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Calculating Vector Components

  1. Sep 18, 2011 #1
    1. The problem statement, all variables and given/known data

    The diagram below shows two vectors, A and B, and their angles relative to the coordinate axes as indicated.

    [URL]http://loncapa.physics.mun.ca/res/mun/PHYSICS/msuphysicslib/Graphics/Gtype07/prob01a_vectors2.gif[/URL]

    DATA: α=43.7°; β=53.4°; |A|=4.30 cm. The vector A−B is parallel to the −x axis. Calculate the y-component of vector B.

    2. Relevant equations

    [itex]A_x = |A| cos \theta, A_y = |A| sin \theta[/itex]

    3. The attempt at a solution

    I easily found that [itex]A_x = 4.30 cm cos(43.7) = 3.10 cm[/itex] and [itex]A_y = 4.30 cm sin(43.7) = 2.97 cm[/itex].

    The problem I'm having is figuring out how to calculate [itex]B_x[/itex] with only the information I have. If I had [itex]|B|[/itex] then I could easily solve for [itex]B_x[/itex]. The problem states that [itex]\vec{A-B} || -x-axis[/itex], but what role does this play in solving the problem?
     
    Last edited by a moderator: Apr 26, 2017
  2. jcsd
  3. Sep 18, 2011 #2
    Try drawing a picture. It can be very difficult to sort this sort of thing without a good reference.

    The key to this problem is the statement that [itex]\vec{A} - \vec{B}[/itex] is // to the -x axis. What does it mean if a vector is parallel to an axis? Also, how do you subtract two vectors? If you can answer these two questions, you should be able to figure out By.
     
  4. Sep 18, 2011 #3
    A vector being parallel to an axis can tell you something about it's direction. In this case, the vector is parallel to the -x axis. Is the fact that it's parallel to the negative x axis (as opposed to the positive x axis) important here? If so then that means that [itex]\theta_{A-B} = 180 deg[/itex].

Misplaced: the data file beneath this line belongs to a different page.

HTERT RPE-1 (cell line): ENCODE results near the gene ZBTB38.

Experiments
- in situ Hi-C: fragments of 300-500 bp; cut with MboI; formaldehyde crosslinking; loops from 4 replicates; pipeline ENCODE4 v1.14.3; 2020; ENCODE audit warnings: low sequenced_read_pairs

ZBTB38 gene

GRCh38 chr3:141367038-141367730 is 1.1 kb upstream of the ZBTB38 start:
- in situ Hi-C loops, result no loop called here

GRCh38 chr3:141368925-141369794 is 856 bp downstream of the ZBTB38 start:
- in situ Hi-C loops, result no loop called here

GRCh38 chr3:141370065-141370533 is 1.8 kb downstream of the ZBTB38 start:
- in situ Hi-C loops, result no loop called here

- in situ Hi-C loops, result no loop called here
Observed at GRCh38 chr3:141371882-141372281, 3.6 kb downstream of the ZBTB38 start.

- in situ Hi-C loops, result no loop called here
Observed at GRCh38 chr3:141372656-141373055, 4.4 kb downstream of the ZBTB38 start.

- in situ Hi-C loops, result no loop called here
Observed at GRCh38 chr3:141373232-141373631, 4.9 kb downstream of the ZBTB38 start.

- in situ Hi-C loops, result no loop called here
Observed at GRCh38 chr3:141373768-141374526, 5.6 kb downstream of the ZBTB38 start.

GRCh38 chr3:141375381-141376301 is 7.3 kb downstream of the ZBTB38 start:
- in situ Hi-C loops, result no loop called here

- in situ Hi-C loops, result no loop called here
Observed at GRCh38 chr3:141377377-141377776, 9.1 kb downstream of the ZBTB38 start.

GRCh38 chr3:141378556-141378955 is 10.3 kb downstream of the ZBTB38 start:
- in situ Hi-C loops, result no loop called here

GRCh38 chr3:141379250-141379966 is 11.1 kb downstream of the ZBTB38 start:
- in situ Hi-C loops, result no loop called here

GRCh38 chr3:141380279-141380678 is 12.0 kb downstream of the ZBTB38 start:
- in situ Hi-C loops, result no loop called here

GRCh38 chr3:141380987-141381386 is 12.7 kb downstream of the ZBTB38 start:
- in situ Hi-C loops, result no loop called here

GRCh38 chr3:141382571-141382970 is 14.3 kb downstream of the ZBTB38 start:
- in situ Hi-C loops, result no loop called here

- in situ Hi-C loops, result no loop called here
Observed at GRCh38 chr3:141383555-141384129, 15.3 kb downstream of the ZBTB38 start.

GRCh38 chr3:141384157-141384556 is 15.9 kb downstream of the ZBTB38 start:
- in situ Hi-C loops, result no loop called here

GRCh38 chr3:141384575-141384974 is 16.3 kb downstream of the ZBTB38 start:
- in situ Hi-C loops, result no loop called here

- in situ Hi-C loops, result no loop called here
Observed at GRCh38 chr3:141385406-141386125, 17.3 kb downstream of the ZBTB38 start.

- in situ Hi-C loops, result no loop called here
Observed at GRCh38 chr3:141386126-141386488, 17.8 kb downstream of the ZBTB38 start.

When you subtract a vector [itex]\vec{A}[/itex] from another vector [itex]\vec{B}[/itex], you are essentially adding the negative of [itex]\vec{B}[/itex] to [itex]\vec{A}[/itex].

    So, from this I gather that [itex]\theta_{A-B} = 180 deg[/itex], but I'm still having trouble seeing how that helps me find [itex]B_y[/itex]. To find [itex]B_y[/itex], I need to find the magnitude of [itex]B[/itex], don't I?
     
  5. Sep 18, 2011 #4
    A vector being parallel to an axis can tell you something about it's direction. In this case, the vector is parallel to the -x axis. Is the fact that it's parallel to the negative x axis (as opposed to the positive x axis) important here? If so then that means that [itex]\theta_{A-B} = 180 deg[/itex].

    When you subtract a vector [itex]\vec{A}[/itex] from another vector [itex]\vec{B}[/itex], you are essentially adding the negative of [itex]\vec{B}[/itex] to [itex]\vec{A}[/itex].

    So, from this I gather that [itex]\theta_{A-B} = 180 deg[/itex], but I'm still having trouble seeing how that helps me find [itex]B_y[/itex]. To find [itex]B_y[/itex], I need to find the magnitude of [itex]B[/itex], don't I?
     
  6. Sep 18, 2011 #5
    Technically, the positive x-axis and neg x-axis would both be parallel. The fact that the problem specifies the negative is suggestive, but I would ask the professor if I were you. There's a more important point here though, and it has to do with how you subtract vectors.

    Remember that you have to perform algebraic operations on the components of vectors. [itex]\vec{A} - \vec{B}[/itex] is not the same as [itex]\vec{A-B}[/itex]. So, if [itex]\vec{A} - \vec{B}[/itex] is parallel to an axis, what does that tell you about the components? If your having a problem with this, I suggest drawing a picture or going over vector calculus (search the web, look to your textbooks or ask your professor).
     
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